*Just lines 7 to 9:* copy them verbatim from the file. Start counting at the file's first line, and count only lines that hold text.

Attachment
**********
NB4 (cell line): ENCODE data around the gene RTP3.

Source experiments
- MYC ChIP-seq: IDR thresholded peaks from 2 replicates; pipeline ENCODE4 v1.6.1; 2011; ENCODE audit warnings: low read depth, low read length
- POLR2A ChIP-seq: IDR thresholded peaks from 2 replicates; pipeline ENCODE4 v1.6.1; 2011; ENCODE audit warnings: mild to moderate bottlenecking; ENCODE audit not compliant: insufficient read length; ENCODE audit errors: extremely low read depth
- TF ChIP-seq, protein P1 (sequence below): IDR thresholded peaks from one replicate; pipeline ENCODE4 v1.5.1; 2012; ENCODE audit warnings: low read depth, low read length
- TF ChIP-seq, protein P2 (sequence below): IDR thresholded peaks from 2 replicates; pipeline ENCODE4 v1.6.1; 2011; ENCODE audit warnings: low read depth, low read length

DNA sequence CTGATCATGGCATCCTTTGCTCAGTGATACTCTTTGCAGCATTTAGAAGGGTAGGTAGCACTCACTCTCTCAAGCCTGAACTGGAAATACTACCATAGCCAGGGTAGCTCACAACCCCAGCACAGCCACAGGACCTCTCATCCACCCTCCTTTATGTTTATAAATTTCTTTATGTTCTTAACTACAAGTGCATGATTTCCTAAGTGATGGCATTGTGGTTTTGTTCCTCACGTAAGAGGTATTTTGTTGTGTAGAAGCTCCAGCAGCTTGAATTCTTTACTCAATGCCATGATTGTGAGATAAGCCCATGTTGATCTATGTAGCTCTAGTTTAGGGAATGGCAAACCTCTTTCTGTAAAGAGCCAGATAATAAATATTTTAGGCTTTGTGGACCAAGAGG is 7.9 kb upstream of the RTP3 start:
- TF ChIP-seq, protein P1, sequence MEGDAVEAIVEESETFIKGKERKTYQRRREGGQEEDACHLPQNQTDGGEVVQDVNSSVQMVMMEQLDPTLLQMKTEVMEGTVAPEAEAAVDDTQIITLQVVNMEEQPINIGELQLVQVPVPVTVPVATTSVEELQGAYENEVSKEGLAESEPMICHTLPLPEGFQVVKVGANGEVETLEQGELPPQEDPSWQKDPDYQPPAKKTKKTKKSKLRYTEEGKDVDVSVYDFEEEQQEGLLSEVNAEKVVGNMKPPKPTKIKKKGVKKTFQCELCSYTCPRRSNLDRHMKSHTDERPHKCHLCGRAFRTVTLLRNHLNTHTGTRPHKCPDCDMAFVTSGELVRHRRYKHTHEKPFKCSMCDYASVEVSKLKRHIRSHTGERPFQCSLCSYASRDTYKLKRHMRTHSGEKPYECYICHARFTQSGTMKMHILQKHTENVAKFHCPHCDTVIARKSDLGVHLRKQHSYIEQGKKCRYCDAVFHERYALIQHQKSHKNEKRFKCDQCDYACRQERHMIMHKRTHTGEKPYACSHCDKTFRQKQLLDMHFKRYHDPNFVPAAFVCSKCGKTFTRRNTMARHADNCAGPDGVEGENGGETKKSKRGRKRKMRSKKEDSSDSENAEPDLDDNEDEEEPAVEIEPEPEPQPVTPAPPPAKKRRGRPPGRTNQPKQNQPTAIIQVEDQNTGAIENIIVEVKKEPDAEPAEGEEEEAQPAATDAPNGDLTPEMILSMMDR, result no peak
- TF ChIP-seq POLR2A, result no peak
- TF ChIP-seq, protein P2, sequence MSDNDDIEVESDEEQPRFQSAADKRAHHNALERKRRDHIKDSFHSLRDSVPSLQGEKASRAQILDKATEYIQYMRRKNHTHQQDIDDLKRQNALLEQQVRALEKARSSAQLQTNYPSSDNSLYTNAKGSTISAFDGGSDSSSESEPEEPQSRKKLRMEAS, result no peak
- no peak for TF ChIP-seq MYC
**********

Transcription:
DNA sequence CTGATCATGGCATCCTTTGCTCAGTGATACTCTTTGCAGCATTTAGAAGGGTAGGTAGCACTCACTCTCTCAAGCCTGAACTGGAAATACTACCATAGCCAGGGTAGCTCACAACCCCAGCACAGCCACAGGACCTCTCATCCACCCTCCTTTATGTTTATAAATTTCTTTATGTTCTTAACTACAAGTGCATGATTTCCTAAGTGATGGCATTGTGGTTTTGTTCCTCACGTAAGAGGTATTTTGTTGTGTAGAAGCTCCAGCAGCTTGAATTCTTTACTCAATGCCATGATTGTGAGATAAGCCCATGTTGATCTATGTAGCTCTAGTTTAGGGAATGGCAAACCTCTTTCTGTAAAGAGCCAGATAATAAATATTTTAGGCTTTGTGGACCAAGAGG is 7.9 kb upstream of the RTP3 start:
- TF ChIP-seq, protein P1, sequence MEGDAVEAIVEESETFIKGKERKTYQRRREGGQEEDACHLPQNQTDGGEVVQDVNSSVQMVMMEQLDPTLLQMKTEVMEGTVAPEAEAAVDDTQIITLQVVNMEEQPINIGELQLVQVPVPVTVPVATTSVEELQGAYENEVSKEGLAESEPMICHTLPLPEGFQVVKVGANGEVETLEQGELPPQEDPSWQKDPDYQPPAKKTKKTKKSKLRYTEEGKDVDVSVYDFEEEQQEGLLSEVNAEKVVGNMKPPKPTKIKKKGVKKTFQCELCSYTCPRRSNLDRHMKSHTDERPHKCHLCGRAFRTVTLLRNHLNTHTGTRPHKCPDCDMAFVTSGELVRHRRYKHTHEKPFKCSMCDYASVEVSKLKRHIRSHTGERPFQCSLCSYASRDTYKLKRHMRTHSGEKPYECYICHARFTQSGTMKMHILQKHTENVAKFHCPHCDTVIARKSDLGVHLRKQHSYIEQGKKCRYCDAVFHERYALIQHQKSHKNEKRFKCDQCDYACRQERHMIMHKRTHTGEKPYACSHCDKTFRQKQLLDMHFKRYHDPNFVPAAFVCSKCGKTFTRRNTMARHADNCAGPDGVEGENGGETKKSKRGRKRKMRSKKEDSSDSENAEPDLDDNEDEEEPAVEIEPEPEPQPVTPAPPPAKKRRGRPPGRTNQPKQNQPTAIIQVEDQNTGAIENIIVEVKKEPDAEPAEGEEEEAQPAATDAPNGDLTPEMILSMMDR, result no peak
- TF ChIP-seq POLR2A, result no peak